When not on patrol, crews usually quartered and messed at their stand-by location near an airbase. Crash-boat duty during WWII could often be a good assignment, since AAF bases were often on the edges of major American coastal cities such as Miami, New Orleans, or Los Angeles. Even overseas postings in such places as the Caribbean and Panama were none too shabby. Every base commander and every general wanted his own private crash boat for joy-riding and beach parties to impress the locals and Army nurses.

The radio shack.


The radio shack is equipped as correctly as possible for wartime service, which began in 1944. Its signal flags are stored in pigeonholes, and the books, radio equipment, and wooden boxes are correct for the period. The Morse-code key on the desk in front of the radio equipment dates to the World War II era. The large flashlights and the two blue boxes are modern.

But for the crews of 85-footers in the Aleutian Islands of Alaska during WWII, and later in Korea, crash-boat duty was harsh. Both the 63s and 85s were designed for temperate or tropical climates. Even when modified by their crews with plywood interior ceiling and much larger heaters, life aboard crash boats could be miserable.

Korean War veteran Bob Frankovich says his crew was living aboard their 85-footer for up to two months at a time. It was so cold, they slept in “mattress sand­wiches.” The men wrapped themselves in blankets and then slipped between two mattresses stacked on their berths.

One crewman had this advice for a novice shipmate: “If you’re spending the night on a crash boat and there’s an air raid, don’t worry about a thing. The roof of the cabin is of sturdy plywood—and the bunks are mattresses laid over large gas tanks. What could possibly go wrong?”


During 1940, Miami Shipbuilding submitted a proposal to build crash boats for the Union of South Africa, a predecessor to today’s Republic of South Africa, and won a contract to build eight boats. Designed by naval architect Dair N. Long, these 63′ prototypes had their origins in the planing hulls of 1920s-era Gold Cup speedboat racers of Gar Wood and the high-speed attack boats developed by the British, Italians, and French in the 1930s. Looking much like American PT-boats of the time, these 63-footers had a deep-V in the bow softening to a flat bottom at the stern.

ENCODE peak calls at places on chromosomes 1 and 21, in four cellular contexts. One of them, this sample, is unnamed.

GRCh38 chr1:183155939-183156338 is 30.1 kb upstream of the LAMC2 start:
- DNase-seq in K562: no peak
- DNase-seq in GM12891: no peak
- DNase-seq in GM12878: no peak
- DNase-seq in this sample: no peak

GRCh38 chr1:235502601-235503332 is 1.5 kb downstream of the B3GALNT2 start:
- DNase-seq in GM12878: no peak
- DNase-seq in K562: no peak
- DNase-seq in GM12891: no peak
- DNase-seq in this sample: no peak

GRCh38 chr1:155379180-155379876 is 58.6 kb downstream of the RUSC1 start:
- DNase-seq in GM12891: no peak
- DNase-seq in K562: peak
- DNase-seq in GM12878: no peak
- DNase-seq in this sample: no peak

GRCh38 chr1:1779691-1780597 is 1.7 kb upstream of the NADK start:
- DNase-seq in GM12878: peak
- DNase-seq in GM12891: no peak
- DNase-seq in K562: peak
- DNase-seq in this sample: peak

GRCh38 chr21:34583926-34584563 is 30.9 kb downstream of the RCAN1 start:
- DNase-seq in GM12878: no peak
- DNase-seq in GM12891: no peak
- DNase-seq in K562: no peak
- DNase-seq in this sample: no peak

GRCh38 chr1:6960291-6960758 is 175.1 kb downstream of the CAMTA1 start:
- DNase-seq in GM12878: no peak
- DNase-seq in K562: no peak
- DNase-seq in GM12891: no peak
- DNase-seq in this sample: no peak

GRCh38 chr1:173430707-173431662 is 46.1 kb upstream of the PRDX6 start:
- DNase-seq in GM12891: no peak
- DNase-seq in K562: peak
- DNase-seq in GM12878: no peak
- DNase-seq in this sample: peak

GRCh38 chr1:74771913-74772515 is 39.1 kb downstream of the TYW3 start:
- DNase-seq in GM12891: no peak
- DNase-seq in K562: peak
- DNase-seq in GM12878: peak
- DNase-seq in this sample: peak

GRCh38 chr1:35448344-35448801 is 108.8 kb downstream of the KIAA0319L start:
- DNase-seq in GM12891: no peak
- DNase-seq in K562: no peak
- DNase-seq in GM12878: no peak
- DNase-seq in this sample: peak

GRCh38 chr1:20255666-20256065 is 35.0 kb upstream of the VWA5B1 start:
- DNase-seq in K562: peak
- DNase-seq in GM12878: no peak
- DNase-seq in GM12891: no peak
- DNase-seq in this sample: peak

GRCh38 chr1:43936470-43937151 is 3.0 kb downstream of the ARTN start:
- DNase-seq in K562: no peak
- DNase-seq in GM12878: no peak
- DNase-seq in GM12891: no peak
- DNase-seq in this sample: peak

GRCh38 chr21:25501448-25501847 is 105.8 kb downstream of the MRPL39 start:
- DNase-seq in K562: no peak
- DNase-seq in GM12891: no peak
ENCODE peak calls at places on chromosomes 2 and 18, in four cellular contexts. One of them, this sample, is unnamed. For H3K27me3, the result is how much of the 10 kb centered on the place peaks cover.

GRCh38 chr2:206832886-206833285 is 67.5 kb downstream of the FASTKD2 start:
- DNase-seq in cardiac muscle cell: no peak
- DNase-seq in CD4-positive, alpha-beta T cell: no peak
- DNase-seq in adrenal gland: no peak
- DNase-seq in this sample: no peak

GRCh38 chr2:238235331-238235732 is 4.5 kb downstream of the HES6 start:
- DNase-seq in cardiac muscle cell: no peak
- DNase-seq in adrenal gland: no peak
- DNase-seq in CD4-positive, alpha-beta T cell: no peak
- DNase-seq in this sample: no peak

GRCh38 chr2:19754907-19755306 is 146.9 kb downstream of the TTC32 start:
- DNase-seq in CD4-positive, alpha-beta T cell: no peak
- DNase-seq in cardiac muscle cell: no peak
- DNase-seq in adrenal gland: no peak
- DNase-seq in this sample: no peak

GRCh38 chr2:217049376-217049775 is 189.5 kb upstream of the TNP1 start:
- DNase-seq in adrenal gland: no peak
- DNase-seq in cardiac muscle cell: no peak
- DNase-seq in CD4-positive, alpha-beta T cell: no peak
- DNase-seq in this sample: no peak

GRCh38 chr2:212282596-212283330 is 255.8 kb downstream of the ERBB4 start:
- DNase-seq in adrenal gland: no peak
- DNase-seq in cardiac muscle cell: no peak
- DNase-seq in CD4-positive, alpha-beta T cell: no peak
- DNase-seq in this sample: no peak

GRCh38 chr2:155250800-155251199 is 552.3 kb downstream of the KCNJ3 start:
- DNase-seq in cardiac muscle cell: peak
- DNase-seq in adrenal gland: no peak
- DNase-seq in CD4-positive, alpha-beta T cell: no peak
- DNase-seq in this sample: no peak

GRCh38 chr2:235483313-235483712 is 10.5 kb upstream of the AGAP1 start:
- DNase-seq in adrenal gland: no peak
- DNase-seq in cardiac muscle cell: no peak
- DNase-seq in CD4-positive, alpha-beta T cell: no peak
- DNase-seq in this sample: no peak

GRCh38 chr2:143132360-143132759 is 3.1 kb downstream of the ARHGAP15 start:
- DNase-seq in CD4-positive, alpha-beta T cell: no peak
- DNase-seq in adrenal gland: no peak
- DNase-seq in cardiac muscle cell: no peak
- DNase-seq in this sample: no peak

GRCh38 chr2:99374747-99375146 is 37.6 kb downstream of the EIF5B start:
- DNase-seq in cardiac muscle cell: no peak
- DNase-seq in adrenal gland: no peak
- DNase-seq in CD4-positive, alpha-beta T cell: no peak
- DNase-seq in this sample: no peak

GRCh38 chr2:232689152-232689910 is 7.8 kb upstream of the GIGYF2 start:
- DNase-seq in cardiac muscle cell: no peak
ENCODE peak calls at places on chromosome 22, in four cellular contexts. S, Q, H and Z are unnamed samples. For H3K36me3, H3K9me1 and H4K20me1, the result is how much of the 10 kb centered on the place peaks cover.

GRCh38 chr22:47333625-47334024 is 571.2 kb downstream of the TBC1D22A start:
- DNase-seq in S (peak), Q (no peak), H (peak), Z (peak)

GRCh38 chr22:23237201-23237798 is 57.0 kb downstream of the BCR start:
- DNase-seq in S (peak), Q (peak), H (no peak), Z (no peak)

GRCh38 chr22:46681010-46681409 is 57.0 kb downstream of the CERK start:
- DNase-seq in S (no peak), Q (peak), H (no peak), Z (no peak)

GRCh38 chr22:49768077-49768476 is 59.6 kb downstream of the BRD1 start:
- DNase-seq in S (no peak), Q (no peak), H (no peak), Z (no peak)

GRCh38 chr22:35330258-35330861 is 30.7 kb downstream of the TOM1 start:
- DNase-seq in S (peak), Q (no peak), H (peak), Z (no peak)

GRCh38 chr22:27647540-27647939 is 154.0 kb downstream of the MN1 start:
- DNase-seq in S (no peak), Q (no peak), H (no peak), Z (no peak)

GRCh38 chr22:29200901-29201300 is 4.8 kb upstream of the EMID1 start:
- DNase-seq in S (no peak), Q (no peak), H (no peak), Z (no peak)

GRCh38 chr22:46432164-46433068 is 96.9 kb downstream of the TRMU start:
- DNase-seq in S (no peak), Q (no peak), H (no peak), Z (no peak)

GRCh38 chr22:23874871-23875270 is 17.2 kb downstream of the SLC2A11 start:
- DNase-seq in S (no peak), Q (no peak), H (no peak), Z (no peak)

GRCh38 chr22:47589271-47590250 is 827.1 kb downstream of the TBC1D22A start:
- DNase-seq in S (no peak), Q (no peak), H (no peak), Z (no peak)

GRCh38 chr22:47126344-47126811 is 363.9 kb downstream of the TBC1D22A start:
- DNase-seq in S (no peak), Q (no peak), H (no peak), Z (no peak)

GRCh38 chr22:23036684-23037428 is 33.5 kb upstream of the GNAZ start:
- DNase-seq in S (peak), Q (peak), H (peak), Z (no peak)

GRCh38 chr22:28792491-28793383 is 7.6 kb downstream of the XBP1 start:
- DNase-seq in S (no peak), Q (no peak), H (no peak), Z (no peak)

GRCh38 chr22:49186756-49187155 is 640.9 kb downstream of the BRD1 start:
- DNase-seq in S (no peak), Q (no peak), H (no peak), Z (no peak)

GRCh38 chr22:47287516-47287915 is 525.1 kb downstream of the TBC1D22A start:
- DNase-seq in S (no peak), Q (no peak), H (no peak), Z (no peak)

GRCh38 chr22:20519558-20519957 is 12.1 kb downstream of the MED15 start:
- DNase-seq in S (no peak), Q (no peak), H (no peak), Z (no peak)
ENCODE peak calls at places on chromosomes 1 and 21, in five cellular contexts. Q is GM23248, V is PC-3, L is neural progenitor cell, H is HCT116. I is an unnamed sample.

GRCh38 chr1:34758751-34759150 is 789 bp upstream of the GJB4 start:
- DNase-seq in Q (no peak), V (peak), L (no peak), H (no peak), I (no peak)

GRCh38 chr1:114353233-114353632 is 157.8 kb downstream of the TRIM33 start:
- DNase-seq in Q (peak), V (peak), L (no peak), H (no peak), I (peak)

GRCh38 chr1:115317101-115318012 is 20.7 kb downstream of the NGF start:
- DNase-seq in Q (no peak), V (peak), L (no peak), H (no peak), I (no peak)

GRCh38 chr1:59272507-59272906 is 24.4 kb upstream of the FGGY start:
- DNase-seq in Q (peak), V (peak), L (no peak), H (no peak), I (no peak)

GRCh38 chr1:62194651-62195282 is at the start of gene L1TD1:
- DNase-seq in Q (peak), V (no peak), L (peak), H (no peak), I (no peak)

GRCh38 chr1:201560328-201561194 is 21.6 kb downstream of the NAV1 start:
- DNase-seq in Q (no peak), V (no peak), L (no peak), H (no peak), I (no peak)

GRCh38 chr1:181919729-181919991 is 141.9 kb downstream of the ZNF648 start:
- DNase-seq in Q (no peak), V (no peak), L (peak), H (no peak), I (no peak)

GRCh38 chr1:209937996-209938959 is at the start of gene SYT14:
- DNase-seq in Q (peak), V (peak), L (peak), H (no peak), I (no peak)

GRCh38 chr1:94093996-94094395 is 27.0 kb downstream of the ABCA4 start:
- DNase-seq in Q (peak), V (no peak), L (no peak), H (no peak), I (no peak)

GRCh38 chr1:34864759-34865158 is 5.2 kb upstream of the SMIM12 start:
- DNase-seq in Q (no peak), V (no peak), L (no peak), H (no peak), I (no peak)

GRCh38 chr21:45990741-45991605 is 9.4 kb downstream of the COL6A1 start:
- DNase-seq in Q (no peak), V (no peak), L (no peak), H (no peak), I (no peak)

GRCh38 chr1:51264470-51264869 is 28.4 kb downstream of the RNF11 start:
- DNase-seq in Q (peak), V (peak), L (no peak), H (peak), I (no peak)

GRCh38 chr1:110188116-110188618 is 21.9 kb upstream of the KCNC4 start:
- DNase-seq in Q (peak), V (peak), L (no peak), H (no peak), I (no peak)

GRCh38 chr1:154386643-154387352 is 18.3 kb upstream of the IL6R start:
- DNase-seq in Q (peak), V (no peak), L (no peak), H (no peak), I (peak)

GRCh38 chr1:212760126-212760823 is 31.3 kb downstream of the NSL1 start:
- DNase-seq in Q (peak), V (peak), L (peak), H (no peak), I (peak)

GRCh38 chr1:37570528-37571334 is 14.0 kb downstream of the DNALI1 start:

Crash Boat Particulars.

In March 1941, Miami Shipbuilding conducted official trial runs of Long’s eight prototypes along what is now the MacArthur Causeway in Miami. All eight boats exceeded their projected 42 knots. The speeding crash boats caused traffic jams along the causeway with sightseers in their cars trying to race them. Propelling the boats were four Kermath 500-hp Sea Raider engines. Later, two Hall-Scott V-12, 650-hp Defenders became the power for the 63s.

“The ship channel along the causeway was only 300′ wide,” according to an article by Jean E. Buhler, Chief Technical Officer of Miami Shipbuilding, in The Northern Mariner, “and it was quite a sight to see the boats make a 180-degree turn at full speed in the channel.”

In the summer before the 1941 Japanese attack on Pearl Harbor, a squadron of Navy Elco PT-Boats showed up in Miami with frames that had broken during their delivery south from their New Jersey builder. Miami Shipbuilding and the Merrill Stevens yard made the repairs. After the reframing, Miami Shipbuilding crews conducting sea trials on the 63-footers could not resist a little nose-to-nose competition with the PTs. During a 30-mile dash north to Hillsborough Light, the 63-footers outdistanced and outmaneuvered the Elcos. So began another facet of the Army–Navy rivalry that would last throughout WWII.


Sometimes called a “plywood wonder,” a new crash boat could be completed in one to two months. But crash boats, like PTs, were never built using much plywood. As built by Miami Shipbuilding, Long’s 63s and the scaled-up 85s had stem, keel, and chines of Honduras mahogany. The structural watertight bulkheads were hollow, built of two layers of ¼″-thick Douglas-fir plywood separated by 1⅜″-thick spruce stiffeners.

The crew’s quarters.


The crew’s quarters are forward of the radio room, separated by a watertight bulkhead.

The hulls were initially built right-side up, although some yards eventually built crash boats upside-down. They had spruce stringers, spaced 1′ apart, fastened into notches in the bottoms and sides of the bulkheads. Steam-bent white oak frames 1⅛″ × 1⅜″ (on the 63s) were placed inside and outside the stringers to form “I-sections.” Knees and gussets of ⅜″ fir plywood were fitted and screwed to both sides of the frames at the sheers and chines. Before a boat was planked, the engine bedlogs of built-up box girders with oak runners were fitted through the transom framing and bolted in place. Along with the keel and chines, the engine bedlogs formed the main structural members in the bottom of the boat.

Crash boats were double-planked. The inner planking on a 63-footer was cedar, ½″ thick on the bottom and ⁷⁄₁₆″ on the sides, hung on a 45-degree diagonal, screwed to the keel, chines, and sheer clamps and copper-nailed to the frames. The builders put 8-oz cotton duck, set in aviation glue, over the inside planking, then hung the outer planking longitudinally, using Honduras mahogany ¾″ thick on the bottom and ⁹⁄₁₆″ on the sides.

The outer planking was fastened through the inner planking into the frames, keel, chines, and sheer clamps with bronze screws. The inner planking was further “back-fastened” to the outer planking with wood screws from the inside. The deck consisted of Douglas-fir plywood ¾″ thick, fastened with Monel Anchorfast nails to 1⅜″-square spruce deckbeams. The deck was then sheathed with 12-oz canvas set in pasty white lead paint. The deckhouse structure was built of ¾″-thick Douglas-fir plywood with mahogany trim.